The employment report on Friday was (expectedly) horrifying. 14.7% of the work force is now unemployed. The most interesting chart I saw with regards to unemployment came from @adrewvandam (h/t @byheatherlong). It showed that this is the highest unemployment rate since the Great Depression. I have copied it below.
When looking at a chart like this it appears quite shocking. 14.7% unemployment can’t be good for the economy, and most people would think that the stock market would be struggling mightily in the face of such a number. But the SPX has now risen nearly 31% in the 33 trading days since the March 23rd bottom. Using S&P 90 data as a substitute for the S&P 500 pre-1954, I looked back to 1928 to identify other times the SPX has risen > 30% in 33 days. There have only been 3 other instances. All during the Great Depression. They were in 1938, 1933, and 1932. I have produced charts of those periods below. Let’s start with 1938.
The vertical line is the date that the 33-day rate-of-change 1st exceeded 30% (7/18/1938). The 33-day rate of change can be seen on the bottom of the chart. This 33-day rally in 1938 was basically it for that move. It immediately began chopping lower for the next few months. Next let’s look at 1933.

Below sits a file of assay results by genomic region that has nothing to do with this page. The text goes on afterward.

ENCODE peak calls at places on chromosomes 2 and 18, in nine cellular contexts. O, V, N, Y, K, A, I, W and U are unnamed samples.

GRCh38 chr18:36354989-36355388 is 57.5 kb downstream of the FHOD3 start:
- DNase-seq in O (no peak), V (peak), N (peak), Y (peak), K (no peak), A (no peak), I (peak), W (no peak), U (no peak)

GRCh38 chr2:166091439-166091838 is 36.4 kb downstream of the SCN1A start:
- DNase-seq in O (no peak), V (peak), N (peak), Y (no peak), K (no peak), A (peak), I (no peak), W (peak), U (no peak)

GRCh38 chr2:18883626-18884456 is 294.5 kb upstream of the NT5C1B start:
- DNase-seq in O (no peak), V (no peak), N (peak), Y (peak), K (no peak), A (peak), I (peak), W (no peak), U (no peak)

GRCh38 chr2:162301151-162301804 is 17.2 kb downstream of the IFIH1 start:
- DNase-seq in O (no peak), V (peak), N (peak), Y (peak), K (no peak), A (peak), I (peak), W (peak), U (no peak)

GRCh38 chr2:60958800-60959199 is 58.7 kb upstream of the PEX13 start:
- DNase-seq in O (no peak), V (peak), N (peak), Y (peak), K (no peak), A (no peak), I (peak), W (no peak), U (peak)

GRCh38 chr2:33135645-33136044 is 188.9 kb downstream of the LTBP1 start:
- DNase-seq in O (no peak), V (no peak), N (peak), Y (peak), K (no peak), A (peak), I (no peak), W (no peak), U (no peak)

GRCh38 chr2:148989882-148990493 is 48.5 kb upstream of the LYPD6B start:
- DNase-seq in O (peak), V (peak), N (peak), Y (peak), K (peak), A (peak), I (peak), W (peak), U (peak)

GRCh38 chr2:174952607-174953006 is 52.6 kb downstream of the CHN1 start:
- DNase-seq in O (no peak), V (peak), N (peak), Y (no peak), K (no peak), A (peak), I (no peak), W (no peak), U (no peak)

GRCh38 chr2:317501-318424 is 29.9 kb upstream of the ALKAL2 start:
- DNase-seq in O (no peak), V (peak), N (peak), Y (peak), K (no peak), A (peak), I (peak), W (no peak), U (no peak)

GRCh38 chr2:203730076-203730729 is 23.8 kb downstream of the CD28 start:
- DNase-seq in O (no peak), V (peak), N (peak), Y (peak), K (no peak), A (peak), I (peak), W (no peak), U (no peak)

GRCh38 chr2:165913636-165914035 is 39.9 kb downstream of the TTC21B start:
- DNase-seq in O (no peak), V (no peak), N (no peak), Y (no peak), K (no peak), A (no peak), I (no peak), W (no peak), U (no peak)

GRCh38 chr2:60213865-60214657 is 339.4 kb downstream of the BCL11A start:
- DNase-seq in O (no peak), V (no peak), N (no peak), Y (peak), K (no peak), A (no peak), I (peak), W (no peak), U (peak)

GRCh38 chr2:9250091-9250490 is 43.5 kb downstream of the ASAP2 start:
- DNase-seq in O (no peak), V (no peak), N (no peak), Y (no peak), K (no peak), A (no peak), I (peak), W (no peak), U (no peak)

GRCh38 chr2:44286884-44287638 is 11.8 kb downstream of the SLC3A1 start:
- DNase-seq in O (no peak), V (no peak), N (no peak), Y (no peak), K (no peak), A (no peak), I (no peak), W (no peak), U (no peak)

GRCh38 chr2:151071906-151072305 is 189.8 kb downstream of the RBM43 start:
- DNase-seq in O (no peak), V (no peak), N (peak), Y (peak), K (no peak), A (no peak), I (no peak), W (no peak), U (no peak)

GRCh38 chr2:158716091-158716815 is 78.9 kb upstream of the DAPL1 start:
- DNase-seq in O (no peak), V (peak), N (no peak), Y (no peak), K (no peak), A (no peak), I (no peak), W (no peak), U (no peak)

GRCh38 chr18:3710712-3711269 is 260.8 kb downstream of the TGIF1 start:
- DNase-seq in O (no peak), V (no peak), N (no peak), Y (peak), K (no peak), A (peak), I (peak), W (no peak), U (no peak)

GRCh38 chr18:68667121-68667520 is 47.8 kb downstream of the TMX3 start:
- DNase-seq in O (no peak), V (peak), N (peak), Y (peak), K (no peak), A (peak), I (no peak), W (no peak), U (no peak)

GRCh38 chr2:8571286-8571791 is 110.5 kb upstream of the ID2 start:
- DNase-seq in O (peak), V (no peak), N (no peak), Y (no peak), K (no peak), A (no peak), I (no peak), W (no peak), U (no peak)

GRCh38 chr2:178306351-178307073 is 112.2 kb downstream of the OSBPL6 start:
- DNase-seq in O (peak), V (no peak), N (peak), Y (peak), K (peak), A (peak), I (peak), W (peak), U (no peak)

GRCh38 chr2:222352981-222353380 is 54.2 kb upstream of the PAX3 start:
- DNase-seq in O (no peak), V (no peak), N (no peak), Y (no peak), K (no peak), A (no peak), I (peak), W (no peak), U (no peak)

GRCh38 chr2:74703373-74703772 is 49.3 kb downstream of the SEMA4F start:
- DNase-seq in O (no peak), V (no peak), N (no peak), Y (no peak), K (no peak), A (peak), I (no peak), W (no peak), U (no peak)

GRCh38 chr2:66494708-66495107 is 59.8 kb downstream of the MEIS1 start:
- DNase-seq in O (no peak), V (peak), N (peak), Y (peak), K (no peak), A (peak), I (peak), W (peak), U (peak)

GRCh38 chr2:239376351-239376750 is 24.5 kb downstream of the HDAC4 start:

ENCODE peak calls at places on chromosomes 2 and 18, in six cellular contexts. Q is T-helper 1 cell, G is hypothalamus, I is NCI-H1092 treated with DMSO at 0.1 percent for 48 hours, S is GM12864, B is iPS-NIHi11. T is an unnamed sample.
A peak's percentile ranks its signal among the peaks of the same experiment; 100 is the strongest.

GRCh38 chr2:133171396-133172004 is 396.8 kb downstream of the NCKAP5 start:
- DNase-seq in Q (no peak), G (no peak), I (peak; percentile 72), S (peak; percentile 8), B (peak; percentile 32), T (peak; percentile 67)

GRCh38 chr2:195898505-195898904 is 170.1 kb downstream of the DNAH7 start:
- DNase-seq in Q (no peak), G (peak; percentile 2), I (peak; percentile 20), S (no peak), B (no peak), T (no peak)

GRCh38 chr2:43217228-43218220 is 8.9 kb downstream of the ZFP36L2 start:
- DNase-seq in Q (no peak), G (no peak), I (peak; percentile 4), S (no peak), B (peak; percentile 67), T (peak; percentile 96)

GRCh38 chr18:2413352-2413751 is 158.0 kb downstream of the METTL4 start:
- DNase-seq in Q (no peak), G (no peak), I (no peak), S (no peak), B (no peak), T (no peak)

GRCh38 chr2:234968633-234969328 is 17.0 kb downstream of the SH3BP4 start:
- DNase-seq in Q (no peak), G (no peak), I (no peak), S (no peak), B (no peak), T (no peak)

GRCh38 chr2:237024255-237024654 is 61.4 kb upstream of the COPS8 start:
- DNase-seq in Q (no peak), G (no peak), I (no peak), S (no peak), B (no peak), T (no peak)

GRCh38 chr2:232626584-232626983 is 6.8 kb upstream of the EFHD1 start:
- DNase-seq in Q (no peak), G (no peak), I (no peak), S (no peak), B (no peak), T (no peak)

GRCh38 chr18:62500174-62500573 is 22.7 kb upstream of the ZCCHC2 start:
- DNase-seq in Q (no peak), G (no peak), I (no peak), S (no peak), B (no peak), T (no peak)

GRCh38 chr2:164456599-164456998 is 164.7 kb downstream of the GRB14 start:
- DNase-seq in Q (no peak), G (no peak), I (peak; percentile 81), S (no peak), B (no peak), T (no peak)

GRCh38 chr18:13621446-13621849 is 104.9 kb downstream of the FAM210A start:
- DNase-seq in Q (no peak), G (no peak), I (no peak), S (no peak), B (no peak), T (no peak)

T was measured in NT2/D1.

April 1933 was followed by significantly more rallying over the next few months before the next bear market emerged starting in July. Lastly, let’s look at 1932.
As you can see, there was plenty more upside over the next month and a half before the index gave back most of the gains. Incredibly, the 33-day rate-of-change actually spiked up to over 80% at one point during August of 1932. Bottom line with the instances shown is that the market was wild and it seemed to remain wild for months to come. Now let’s recall the 1st chart I showed, with the unemployment data. Do you recall where the unemployment data hit its peak during the Great Depression? It was August of 1932. And from early July to early September of 1932 the SPX rallied over 100%.
The market has had a massive decline (like none seen since the 1930s), followed by a massive rally (like none seen since the 1930s). We have unemployment like none seen since the 1930s. Outsized declines and outsized rallies could very well persist for many months, if not years, to come. Being able to remain nimble, open-minded and adaptive to changing conditions may be more important over the next several years than it has been for a long time.
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